When you think of a treadmill, you probably think of a motorized one with a console full of buttons and lights. You can select different inclines, speeds, and workouts. There’s also probably a heart-rate monitor as well as a fan and a calorie counter.
A manual treadmill is quite different, which we’ll discuss in this article!
Characteristics of Manual Treadmill
A manual treadmill, as the name implies, is not operated by electricity but instead manually. The belt will only move if you move it. In other words, the action of your feet against the deck moves the belt. You control the speed of the manual treadmill with your pace and motion.
Manual treadmills come in two different varieties: flat belt and curved belt. As the names imply, the former is a flat surface that is activated when you run and deactivated when you stop and the latter has a curved surface, requiring you to run in the bottom of an arc.
Differences Between a Manual and Motorized Treadmill
While manual and motorized treadmills share the word “treadmill,” they are quite different. First, a manual requires you to build your own speed and is operated only by your motion. By contrast, you can set your speed on a motorized treadmill, and it will run whether you are on the treadmill or not.
In addition, you can select incline options on a motorized treadmill during your workout. With a manual, you only have one incline level during a workout—a steep 10 percent—which can be hard to maintain. You have to stop and get off the treadmill in order to change it. In this same vein, a motorized treadmill gives you significantly more bells and whistles with workout plans, heart-rate monitor, calorie counter, fans, and so forth. You won’t see any of this on a manual treadmill.
You’ll have fewer injury concerns on a manual treadmill because this type of treadmill stops when you stop. But a manual treadmill can also cause more joint stress, as it is a more strenuous workout. This might be a particular concern if you have knee or hip arthritis.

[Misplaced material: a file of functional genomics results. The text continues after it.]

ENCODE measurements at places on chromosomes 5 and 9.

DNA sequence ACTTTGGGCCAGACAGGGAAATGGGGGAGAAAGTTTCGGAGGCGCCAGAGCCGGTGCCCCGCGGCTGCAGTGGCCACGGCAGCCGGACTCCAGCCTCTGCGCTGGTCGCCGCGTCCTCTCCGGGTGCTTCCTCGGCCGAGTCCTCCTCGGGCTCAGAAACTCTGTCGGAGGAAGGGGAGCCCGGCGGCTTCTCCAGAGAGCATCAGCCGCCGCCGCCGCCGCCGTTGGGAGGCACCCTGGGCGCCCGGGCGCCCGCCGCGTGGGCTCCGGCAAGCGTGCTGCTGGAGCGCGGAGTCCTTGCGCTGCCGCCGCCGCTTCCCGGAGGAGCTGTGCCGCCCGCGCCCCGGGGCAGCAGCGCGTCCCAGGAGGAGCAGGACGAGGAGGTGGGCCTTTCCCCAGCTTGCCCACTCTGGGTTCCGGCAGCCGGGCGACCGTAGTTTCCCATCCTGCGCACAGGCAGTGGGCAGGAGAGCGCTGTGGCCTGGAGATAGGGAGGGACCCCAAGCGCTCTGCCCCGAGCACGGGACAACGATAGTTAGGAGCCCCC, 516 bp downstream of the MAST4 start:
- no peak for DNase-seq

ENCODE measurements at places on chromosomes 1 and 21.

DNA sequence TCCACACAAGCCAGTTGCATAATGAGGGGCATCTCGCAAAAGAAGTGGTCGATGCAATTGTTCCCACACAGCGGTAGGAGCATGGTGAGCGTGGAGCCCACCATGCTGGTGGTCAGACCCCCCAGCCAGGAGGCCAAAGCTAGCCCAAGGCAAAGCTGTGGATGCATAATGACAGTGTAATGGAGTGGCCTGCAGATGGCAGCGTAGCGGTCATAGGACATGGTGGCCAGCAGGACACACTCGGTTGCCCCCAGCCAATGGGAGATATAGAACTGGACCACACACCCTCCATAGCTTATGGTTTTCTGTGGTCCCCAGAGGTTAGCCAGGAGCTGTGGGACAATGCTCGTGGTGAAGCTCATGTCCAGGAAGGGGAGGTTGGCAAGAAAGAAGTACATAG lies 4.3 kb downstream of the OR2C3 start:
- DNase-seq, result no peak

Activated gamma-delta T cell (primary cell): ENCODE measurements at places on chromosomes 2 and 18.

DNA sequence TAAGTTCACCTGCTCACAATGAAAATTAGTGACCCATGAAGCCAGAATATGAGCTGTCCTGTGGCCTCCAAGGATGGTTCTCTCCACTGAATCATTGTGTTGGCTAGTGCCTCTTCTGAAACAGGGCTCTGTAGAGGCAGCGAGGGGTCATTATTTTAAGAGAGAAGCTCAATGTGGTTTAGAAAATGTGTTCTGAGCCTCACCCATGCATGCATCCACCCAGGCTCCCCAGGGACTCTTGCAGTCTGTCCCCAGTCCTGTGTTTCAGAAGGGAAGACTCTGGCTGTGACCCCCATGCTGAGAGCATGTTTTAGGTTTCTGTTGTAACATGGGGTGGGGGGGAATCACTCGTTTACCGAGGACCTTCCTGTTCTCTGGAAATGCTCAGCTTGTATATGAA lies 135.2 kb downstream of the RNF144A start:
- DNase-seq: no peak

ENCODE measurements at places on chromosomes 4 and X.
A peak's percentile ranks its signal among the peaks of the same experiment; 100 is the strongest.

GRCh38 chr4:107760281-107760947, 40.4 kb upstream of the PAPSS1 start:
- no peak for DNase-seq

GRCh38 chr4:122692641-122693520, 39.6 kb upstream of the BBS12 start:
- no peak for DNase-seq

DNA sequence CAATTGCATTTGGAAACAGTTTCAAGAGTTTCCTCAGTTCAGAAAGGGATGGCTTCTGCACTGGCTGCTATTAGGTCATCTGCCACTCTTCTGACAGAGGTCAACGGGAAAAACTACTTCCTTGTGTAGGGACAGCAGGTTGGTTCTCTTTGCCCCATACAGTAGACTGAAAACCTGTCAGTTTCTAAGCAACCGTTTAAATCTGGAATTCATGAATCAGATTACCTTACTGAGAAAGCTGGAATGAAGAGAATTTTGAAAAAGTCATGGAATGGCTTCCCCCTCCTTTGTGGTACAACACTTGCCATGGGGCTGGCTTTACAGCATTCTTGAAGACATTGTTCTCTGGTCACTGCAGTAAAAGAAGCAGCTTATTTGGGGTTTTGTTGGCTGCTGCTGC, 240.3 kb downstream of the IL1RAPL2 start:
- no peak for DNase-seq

A manual is lighter and easier to store in your house in addition to costing significantly less. You can find manual treadmills for less than $200 in comparison, which is at least ¼ the cost of a motorized treadmill. Finally, manuals don’t require yearly maintenance like some motorized models do.
Since a manual treadmill requires more effort than a motorized one, it should be no surprise that one study found that individuals used 30 percent more energy on a manual versus a motorized treadmill, thus giving you a better workout. Similarly, another study found that runners had higher heart rates at the same speed when using a curved belt treadmill, over 20 beats per minute higher on average.
Factors to Consider About a Manual Treadmill
Now that you know what a manual treadmill is and how it differs from a motorized one, here are some things to keep in mind. A curved belt manual treadmill is better than a flat one for runners while walkers can use a flat manual treadmill. The reason is that you often cannot get beyond a speed of 3.5-4.0 on a flat treadmill.
If you have a home with kids and pets, a manual treadmill might be a good fit for you as you don’t have to worry about automatic moving belts. Plus, it’s also safer because it stops when you stop, and there’s no electricity required since it is muscle powered.
You’ll have less variety of speed and options, and your heart rate level might be less elevated because it is hard to maintain an effective pace on a manual treadmill. Even so, you’ll get a great workout. Athletes often use manual treadmills for high-intensity workouts, using curved belt ones for sprint intervals.
With a manual treadmill, you’ll get a great workout for your legs and core, and it is an affordable alternative to a motorized treadmill. Whether you’re looking for different ways to spice up your workout routine or just can’t justify spending hundreds or thousands of dollars on a motorized treadmill, a manual treadmill might be a good option for you.
**Featured image courtesy of Marco Verch via Flickr**